The first involves the study of a Cambodia-United States trade agreement meant to explore links between improvements to working conditions and increased access to major markets. A key element of the agreement is the role of the International Labor Organization in monitoring working conditions in Cambodia's factories and formulating incentives, such as increased access to the U.S. market, for business and government to improve labor conditions.
To Heymann's research assistant, Anna Shea, this type of incentive has proven far more effective than sanctions. "What we learned is that relatively good labor standards tend to be an advantage when countries are competing for investment, which is really compelling for the institute because we want to show that improving lives of workers is not mutually exclusive from profit."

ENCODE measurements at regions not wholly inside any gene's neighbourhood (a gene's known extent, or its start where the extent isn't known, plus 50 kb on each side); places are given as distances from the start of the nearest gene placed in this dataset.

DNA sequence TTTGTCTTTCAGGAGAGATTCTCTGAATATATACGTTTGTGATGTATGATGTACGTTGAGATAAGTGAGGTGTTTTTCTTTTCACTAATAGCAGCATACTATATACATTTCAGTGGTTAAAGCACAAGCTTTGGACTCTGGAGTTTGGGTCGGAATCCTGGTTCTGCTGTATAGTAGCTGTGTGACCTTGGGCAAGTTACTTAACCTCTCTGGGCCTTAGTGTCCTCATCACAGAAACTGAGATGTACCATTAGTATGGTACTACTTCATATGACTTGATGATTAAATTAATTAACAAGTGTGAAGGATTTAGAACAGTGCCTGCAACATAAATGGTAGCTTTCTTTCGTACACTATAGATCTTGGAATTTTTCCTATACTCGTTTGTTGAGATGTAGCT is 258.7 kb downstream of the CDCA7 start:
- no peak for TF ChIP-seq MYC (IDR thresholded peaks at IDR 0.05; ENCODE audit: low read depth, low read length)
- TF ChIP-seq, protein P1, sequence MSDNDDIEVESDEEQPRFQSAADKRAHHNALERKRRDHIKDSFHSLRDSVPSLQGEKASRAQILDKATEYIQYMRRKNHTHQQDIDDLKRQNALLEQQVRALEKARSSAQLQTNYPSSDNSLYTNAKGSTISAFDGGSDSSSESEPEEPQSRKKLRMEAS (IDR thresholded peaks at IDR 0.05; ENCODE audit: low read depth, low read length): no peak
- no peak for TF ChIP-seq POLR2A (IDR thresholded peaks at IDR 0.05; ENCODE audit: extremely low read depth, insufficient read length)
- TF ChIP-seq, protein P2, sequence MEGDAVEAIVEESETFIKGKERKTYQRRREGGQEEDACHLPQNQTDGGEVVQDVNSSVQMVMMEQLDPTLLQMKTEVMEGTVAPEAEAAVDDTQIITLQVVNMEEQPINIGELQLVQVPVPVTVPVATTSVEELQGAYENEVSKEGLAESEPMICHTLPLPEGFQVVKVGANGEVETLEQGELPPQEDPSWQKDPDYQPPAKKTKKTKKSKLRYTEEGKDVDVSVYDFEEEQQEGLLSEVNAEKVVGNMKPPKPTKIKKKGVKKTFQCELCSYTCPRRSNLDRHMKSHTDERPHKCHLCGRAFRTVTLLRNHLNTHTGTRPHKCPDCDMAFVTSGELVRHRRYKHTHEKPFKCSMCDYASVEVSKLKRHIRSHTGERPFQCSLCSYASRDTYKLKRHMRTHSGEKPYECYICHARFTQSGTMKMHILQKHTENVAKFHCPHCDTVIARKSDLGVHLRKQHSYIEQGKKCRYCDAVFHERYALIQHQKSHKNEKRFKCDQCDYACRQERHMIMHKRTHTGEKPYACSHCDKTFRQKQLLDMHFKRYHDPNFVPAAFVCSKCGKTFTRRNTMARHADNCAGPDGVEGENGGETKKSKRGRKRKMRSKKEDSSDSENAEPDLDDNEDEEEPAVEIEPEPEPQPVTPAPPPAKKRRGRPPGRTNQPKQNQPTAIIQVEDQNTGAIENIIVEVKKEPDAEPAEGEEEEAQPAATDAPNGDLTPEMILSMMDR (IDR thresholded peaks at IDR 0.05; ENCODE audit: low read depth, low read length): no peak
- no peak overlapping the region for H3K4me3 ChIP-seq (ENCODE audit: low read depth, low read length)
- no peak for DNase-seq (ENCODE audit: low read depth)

The working conditions of the poor will also be explored by the new Policy Fellowship Program. Each year over the next five will bring a new group of fellows who will tackle a different social issue with important health implications. As the name of the program suggests, the research and field work of the fellows (both in Canada and abroad) is intended to inform policy recommendations. While admitting that it may be difficult to get the ear of policymakers elsewhere and even at home, research assistant Magda Barrera said the goal of the project is to get the powers that be to listen and thus affect real change, by "taking big ideas in population health and developing them for policy." Research Project Administrator Kate Penrose agreed: "We will be able to say to policymakers: you're spending all this money on health care but here are the areas to focus on."